In Interpersonal Communication we have an assignment in which students describe what it’s like to unplug for a weekend. I decided to blog about the assignment because…well..you’ll see…
Select a 48-hour period during which you will “unplug” from your computer-mediated communication (CMC) technology. This includes email, Facebook, interactive computer gaming (MMORPGs, etc.), texting, and chatting. You may use your cell phone for phone calls only. What was the experience like? How did your family, friends, and coworkers react? How long did you last before you became uncomfortable? What forms of communication or what activities did you replace your technology with? Write a five hundred word essay in which you reflect on your experience. In your essay discuss three significant differences between CMC and face to face communication and use your experience to illustrate your points. You must include at least three quotes from the textbook and include the page number for each quote.
My lovely Galaxy s4 suffered from a broke charger port. When I swapped out phones, setting up the new phone drained my battery life. All the chrome – feature creep, 24-7 on demand mass customization, pick your poison – is energy consuming in more ways than one.
Somehow, I lost my dead phone in Jack’s car. The irony of losing my phone in a car belonging to someone named “Jack” has not gone unnoticed.
I tried six ways to Sunday to stay connected. Without a phone, how could I call people and ask them if they noticed where I left my phone? Some people are jacked in 24/7; Facebook, email, and carrier pigeon are all “pushed” to their cellphones. But Jack, I suspected, was unplugged. How to find Jack?
I unearthed an old email explaining how to use email to text to a phone. I berated myself for overlooking the app that locks down a phone from afar. I realized in a panic that if I dropped the phone in the parking lot, someone would turn my life story into a movie: Identity Theft II. Not pretty. I Googled left and right looking for some sort of teleport device. Fail, fail, fail.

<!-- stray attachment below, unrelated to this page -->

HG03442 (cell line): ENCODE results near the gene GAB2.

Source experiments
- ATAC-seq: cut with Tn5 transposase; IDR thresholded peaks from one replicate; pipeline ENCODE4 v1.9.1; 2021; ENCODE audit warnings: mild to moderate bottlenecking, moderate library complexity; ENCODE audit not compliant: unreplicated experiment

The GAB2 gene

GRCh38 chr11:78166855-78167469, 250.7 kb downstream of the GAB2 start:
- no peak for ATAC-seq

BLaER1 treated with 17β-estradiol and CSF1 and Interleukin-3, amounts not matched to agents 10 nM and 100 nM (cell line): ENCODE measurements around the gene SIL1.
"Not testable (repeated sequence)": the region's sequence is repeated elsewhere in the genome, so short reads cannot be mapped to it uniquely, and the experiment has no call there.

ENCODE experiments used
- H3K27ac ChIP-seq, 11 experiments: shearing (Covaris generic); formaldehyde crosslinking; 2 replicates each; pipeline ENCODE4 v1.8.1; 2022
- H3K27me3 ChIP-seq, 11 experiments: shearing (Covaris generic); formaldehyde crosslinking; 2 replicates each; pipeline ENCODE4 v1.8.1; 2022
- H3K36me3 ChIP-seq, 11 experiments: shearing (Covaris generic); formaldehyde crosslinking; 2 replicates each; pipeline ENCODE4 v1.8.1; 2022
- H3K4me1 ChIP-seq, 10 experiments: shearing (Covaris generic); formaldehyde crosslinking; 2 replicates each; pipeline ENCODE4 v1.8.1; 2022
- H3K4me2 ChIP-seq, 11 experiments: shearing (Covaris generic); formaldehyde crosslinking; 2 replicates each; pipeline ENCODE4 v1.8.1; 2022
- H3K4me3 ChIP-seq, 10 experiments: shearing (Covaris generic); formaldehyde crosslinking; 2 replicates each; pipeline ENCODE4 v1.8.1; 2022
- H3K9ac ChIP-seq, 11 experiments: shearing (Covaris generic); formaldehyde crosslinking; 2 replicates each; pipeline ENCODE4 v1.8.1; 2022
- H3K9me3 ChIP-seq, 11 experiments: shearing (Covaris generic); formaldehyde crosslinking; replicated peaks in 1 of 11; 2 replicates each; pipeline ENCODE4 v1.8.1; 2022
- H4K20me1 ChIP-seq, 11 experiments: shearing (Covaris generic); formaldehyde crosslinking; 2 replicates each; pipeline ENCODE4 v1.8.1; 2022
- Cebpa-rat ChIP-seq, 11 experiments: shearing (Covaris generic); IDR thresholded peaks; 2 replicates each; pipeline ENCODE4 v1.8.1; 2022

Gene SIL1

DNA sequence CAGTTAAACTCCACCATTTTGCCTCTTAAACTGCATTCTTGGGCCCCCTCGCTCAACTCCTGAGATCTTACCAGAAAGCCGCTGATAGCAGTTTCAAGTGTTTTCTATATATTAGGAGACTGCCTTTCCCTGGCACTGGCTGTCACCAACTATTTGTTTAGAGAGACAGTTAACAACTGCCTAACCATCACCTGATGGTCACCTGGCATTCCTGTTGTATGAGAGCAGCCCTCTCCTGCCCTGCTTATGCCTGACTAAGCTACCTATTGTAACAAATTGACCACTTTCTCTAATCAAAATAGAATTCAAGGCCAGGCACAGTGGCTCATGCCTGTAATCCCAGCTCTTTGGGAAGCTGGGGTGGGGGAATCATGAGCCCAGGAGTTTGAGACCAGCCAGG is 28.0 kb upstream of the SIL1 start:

Technically, I did not do this assignment. It was neither planned, nor did I completely unplug. I simply un-phoned sporadically until I got my replacement, and then I was phoneless again for one short time.
In class we say that “communication is irreversible and unrepeatable.” Irreversible means that once something is said, it cannot be taken back. You cannot un-ring a bell. Unrepeatable refers to the meaning of the message, not what is literally said. The meaning, the experience of the communication, and the performance of it are all unrepeatable.
Once the phone is out of my hand, the content (i.e., the data and messages) cannot be taken back; they are gone, out there, and infinitely repeatable. Repeatability, which is different than the book’s point, is significant. In its repetition, the content can be repurposed to the most devastatingly embarrassing effect. Someone could photoshop a Hitler mustache onto my private selfie and spread it far and wide across the web. The infinite replication and distribution of data that shuttles in between people through CMC has altered the fundamental nature of our relationships. My phone is a gateway to my bank accounts, my personal and work email, personal and work documents I store “in the cloud,” including bad photos and bad poetry I never want anyone to see. What’s said on the internet stays on the internet forever, over and over and over again, repeatedly. I hope whoever finds my phone doesn’t find my bad selfies that I didn’t get around to deleting yet. The deferral, replication, and repurposing – the very stuff of high theory – gave me nightmares all weekend.
Not only does CMC make permanent and expansive anything I put out there, it invites me to put myself out there in a whole new way. CMC takes Impression Management to a whole new level. Madison Avenue commercialized what Symbolic Interactionists have studied for years: Personal branding. I discussed “selfie” in class the other day. Facebook, selfies, blogs, CMC all have made teaching impression management supremely easy. The problem is that, as in F2F, once the data is out there, it’s gone, and I cannot control it. Hey, information wants to be free. Damn, I hope I deleted those selfies. Freeing those selfies would be a bad, bad thing. Foucaultian notions of “technologies of self” wrought large haunted me in my dreams. *shiver*
Last, interpersonal intimacy gets strengthened through self-disclosure. Intimacy deepens the more we self-disclose. In CMC, all disclosure propagates into a mass context, disturbingly, and we have limited control over the copies. Your secret is not safe with me; whoever has my phone has accessed it. Many a literary work was written about how a stolen letter or eavesdropped conversation destroyed or created a relationship. Think what my phone could do for people’s literary careers!
The most valuable lesson I learned – or relearned – is that I need to lock my phone so no one will get their hands on my selfies.